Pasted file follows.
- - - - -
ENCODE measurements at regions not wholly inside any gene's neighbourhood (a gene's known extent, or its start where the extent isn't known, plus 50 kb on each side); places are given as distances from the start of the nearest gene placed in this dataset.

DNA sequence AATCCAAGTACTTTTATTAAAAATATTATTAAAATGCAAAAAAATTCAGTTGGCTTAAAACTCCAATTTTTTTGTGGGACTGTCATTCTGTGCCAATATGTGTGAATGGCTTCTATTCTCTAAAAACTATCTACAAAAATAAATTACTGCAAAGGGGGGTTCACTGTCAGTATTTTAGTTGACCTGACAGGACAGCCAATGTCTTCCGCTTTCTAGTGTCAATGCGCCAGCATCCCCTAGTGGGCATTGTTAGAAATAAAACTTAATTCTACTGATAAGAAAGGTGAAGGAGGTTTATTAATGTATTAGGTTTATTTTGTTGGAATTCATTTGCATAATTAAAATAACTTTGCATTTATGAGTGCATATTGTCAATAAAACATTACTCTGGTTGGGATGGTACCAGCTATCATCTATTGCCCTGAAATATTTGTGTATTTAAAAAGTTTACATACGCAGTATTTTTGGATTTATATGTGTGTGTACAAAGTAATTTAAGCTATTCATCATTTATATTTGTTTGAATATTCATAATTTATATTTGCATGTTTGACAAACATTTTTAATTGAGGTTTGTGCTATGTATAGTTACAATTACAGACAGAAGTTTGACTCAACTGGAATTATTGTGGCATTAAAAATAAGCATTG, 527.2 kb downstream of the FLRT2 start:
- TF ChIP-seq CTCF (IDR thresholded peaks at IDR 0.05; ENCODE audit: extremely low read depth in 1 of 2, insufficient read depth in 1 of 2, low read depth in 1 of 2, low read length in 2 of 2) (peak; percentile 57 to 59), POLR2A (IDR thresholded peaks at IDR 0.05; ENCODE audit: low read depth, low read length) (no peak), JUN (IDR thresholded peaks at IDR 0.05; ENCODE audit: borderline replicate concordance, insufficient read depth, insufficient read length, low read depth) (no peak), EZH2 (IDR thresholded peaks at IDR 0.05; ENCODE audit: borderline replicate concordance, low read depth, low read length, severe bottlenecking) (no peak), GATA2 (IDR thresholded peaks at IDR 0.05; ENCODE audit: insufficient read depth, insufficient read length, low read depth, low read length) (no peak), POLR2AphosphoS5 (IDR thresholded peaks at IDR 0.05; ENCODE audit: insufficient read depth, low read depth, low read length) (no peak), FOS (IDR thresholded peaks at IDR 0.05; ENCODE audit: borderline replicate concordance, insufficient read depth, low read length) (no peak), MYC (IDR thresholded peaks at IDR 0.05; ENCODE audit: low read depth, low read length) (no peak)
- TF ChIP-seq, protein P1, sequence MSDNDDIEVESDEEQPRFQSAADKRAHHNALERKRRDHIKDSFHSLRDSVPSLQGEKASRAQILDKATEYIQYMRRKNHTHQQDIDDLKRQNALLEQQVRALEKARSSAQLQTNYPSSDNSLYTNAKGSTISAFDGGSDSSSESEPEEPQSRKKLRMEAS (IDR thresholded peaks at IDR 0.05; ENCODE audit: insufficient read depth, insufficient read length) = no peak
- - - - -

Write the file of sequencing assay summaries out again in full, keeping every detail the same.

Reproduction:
ENCODE measurements at regions not wholly inside any gene's neighbourhood (a gene's known extent, or its start where the extent isn't known, plus 50 kb on each side); places are given as distances from the start of the nearest gene placed in this dataset.

DNA sequence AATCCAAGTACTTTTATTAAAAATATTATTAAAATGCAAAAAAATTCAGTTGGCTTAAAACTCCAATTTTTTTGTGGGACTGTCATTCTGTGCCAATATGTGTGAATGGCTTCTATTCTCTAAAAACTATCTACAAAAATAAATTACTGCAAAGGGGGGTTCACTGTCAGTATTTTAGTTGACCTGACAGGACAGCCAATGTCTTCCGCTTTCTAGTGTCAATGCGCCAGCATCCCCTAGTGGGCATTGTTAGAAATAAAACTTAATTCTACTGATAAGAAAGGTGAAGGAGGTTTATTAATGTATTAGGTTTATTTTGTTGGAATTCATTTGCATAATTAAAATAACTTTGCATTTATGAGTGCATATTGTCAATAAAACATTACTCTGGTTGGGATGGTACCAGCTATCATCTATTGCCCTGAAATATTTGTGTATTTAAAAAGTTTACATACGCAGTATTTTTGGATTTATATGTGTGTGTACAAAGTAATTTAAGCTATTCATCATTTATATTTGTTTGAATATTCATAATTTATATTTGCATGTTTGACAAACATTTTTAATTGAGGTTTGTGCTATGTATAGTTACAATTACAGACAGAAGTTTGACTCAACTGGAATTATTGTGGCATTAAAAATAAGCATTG, 527.2 kb downstream of the FLRT2 start:
- TF ChIP-seq CTCF (IDR thresholded peaks at IDR 0.05; ENCODE audit: extremely low read depth in 1 of 2, insufficient read depth in 1 of 2, low read depth in 1 of 2, low read length in 2 of 2) (peak; percentile 57 to 59), POLR2A (IDR thresholded peaks at IDR 0.05; ENCODE audit: low read depth, low read length) (no peak), JUN (IDR thresholded peaks at IDR 0.05; ENCODE audit: borderline replicate concordance, insufficient read depth, insufficient read length, low read depth) (no peak), EZH2 (IDR thresholded peaks at IDR 0.05; ENCODE audit: borderline replicate concordance, low read depth, low read length, severe bottlenecking) (no peak), GATA2 (IDR thresholded peaks at IDR 0.05; ENCODE audit: insufficient read depth, insufficient read length, low read depth, low read length) (no peak), POLR2AphosphoS5 (IDR thresholded peaks at IDR 0.05; ENCODE audit: insufficient read depth, low read depth, low read length) (no peak), FOS (IDR thresholded peaks at IDR 0.05; ENCODE audit: borderline replicate concordance, insufficient read depth, low read length) (no peak), MYC (IDR thresholded peaks at IDR 0.05; ENCODE audit: low read depth, low read length) (no peak)
- TF ChIP-seq, protein P1, sequence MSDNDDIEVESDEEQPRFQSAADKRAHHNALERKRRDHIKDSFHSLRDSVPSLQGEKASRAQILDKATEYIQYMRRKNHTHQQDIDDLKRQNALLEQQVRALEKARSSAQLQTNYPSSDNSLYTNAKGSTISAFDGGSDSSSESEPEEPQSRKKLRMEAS (IDR thresholded peaks at IDR 0.05; ENCODE audit: insufficient read depth, insufficient read length) = no peak